Wooster Forum Takes In-depth Look at the Middle East

Speakers, artists, and performers featured during annual fall series

August 27, 2012 by John Finn

WOOSTER, Ohio — One of the world’s most intriguing yet complex regions will be the focus of the 2012 Wooster Forum when it presents “The Middle East” this fall at The College of Wooster. The annual series will feature a range of scholars, authors, and artists as they examine the fascinating spectrum of intellectual, spiritual, and artistic traditions in the region. Their analyses are based on historical research and present politics, violence and danger, advocacy and the environment, and humor and political commentary.

The series begins on Thursday, Sept. 27, when William Chittick, author and translator of Islamic texts, presents “Islam: A Religion of Love?” at 7:30 p.m. in McGaw Chapel. A College of Wooster graduate with a Ph.D. in Persian literature from Tehran University in Iran, Chittick has authored and translated 30 books and more than 100 articles on Islamic thought, Sufism, Shi’ism, and Persian literature. His books include The Heart of Islamic Philosophy and The Elixir of the Gnostics. He is currently working on further research about Sufism and Islamic philosophy.

The series continues on Tuesday, Oct. 2, when Libyan author Hisham Matar discusses “In the Country of Men” (7:30 p.m. in McGaw Chapel) based on his 2006 novel, which was the required summer reading assignment for incoming Wooster students. The book received the 2007 Commonwealth Writer’s Prize Best First Book Award for Europe and South Asia and the 2007 Royal Society of Literature Ondaatje Prize, among others. It has since been published in 22 languages. His second novel, Anatomy of a Disappearance, was influenced by the disappearance of his father, who was kidnapped, imprisoned, tortured, and is still missing. Matar is currently a writer-in-residence for the charity First Story, which seeks to improve literacy and foster creativity in young people.

The third lecture will take place on Monday, Oct. 8, (7:30 P.M. in McGaw Chapel) when Gidon Bromberg, Israeli Director of EcoPeace/Friends of the Earth Middle East (FoEME), talks about “Water and Middle East Peace: Challenges and Opportunities.” FoEME is a regional organization that brings together Jordanian, Palestinian, and Israeli environmentalists to promote sustainable development and advance peace in the Middle East. A passionate advocate for peace-building efforts in the region, Bromberg has written extensively on the relationship between water issues and Middle East peace. He is an attorney by profession, and is also a fellow of the New Israel Fund and an alumnus of Yale University’s World Fellows program.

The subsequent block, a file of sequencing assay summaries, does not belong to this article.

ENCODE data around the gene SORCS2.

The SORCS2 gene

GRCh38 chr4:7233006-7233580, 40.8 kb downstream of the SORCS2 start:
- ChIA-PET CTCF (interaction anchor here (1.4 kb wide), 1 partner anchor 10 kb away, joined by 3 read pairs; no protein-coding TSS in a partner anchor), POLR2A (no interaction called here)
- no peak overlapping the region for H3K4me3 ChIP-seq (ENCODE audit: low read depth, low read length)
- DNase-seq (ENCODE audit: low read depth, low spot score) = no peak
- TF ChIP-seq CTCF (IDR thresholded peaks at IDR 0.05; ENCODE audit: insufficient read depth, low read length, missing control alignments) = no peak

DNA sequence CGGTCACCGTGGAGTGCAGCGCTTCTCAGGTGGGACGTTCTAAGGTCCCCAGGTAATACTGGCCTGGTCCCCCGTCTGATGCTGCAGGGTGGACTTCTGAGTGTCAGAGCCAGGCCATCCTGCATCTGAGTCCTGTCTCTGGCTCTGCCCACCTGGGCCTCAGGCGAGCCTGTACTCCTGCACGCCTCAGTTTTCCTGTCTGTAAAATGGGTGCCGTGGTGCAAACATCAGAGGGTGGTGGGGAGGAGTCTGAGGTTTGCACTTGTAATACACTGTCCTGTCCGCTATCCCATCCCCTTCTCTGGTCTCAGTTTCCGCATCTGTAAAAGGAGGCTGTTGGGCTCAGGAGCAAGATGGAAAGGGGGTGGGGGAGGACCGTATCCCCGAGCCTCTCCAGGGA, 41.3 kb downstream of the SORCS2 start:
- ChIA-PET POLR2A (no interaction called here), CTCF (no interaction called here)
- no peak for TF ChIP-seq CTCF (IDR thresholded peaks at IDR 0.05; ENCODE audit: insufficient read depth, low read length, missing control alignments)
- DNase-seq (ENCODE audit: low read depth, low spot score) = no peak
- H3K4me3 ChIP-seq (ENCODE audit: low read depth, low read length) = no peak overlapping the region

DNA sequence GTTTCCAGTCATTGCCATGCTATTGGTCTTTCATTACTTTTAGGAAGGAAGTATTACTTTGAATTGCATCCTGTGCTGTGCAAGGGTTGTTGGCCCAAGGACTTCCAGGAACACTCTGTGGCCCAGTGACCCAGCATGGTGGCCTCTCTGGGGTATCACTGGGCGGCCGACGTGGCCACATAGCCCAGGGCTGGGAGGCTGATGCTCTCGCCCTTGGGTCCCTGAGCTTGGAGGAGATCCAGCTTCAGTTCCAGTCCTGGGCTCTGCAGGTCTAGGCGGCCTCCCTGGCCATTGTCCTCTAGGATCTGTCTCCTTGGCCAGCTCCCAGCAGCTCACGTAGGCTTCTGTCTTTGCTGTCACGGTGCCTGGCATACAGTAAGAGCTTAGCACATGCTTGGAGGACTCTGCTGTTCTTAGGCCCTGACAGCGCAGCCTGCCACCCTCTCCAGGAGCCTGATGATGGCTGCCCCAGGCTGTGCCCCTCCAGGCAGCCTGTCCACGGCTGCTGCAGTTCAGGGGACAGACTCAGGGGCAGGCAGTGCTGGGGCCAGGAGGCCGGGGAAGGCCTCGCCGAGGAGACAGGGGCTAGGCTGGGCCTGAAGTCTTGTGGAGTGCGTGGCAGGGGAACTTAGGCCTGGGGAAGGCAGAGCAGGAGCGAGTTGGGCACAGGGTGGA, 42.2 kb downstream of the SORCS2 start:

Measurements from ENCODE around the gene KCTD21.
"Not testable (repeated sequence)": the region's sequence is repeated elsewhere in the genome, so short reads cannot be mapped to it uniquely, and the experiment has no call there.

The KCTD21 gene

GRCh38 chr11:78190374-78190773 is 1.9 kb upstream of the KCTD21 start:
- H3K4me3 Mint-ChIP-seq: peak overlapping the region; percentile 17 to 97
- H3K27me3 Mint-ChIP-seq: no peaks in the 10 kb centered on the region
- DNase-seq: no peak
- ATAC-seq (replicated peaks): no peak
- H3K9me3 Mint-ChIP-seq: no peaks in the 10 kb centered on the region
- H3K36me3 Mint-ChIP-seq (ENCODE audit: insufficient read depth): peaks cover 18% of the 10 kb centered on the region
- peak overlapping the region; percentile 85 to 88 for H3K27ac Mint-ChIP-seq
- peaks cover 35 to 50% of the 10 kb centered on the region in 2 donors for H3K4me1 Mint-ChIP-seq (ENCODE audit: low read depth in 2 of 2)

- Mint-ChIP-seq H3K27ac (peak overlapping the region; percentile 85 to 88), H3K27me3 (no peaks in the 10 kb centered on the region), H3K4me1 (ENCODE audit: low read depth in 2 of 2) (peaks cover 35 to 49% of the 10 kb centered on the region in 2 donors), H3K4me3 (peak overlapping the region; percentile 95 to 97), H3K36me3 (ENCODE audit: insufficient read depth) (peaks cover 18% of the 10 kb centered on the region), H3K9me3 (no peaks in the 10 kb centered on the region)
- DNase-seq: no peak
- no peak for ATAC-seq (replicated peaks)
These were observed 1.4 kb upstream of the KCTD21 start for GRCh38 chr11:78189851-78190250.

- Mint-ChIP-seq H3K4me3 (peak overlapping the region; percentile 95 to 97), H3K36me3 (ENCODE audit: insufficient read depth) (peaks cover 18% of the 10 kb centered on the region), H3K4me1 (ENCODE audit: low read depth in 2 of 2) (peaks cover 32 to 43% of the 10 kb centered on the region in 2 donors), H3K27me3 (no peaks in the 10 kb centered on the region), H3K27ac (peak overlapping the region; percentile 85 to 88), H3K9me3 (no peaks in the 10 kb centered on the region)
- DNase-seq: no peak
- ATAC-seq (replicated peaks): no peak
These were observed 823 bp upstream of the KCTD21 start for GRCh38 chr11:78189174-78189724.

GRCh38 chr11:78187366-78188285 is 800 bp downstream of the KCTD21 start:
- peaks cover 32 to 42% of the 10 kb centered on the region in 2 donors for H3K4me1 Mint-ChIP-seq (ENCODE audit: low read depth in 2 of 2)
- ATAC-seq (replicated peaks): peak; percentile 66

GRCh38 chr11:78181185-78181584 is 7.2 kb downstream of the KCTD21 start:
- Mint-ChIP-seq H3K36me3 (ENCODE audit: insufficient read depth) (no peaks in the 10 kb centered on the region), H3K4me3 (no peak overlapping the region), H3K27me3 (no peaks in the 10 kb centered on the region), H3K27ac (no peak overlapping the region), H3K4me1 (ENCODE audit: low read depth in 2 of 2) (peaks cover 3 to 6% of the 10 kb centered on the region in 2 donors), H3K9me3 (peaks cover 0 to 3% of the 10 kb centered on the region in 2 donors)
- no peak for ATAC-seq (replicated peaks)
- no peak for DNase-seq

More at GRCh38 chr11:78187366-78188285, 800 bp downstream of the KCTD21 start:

The spotlight shifts to the performing arts on Tuesday, Oct. 23 (7:30 p.m. in McGaw Chapel) when “An Evening of Sufi Music” is featured. Canadian Sufi and Ghazal musician Karim Gillani joins Senegalese Sufi singer and poet Moussa Dieng Kala for an evening of Middle Eastern entertainment with edification provided by Cheikh Anta Babou, associate professor of history and African Studies at the University of Pennsylvania.

Comedians Jamil Abu-Wardeh and Dean Obeidallah bring a comedic edge to the series on Thursday, Nov. 1 (7:30 p.m. in McGaw Chapel). Part of the “Axis of Evil” comedy television special that aired in the U.S. on Comedy Central and in the Middle East on Showtime Arabia, the two young comedians will share some of the humor of the Middle East. Abu-Wardeh started a grassroots effort to bring modern stand-up comedy to the Middle East, and eventually opened the first standup comedy time slot in Showtime Arab’s programming, which resulted in a groundbreaking tour of five Arab countries. Obeidallah is a Palestinian-American from New Jersey who went from being a lawyer to a political comedian and commentator. He has appeared on multiple television programs, including ABC’s “The View,” and is currently co-directing a documentary called “The Muslims are Coming,” about American-Muslim comedians touring and performing free shows across the South and West. Both believe in the ability of shared laughter to build communities across cultures.

In addition to the lectures and performances, The College of Wooster Art Museum (CWAM) will present exhibitions that explore the Middle East from two perspectives — one contemporary and one historical — Aug. 28 through Oct. 7 in Ebert Art Center (1200 Beall Ave.). The first exhibition, “Shirin Neshat: Tooba,” features a compelling two-screen video, “Tooba,” 2002, by the internationally renowned Iranian artist Shirin Neshat in Sussel Gallery. Running concurrently in the Burton D. Morgan Gallery, is “Middle Eastern Manuscripts, Ceramics, and Textiles” from the Permanent Collection. The opening reception will take place on Thursday, Sept. 6, from 6:30-8 p.m., with a gallery lecture at 7 p.m. by guest curators Sarah Mirza, assistant professor of religious studies, and Kara Morrow, assistant professor of art history.

Additional information about the Wooster Forum is available by phone (330-263-2145) or e-mail.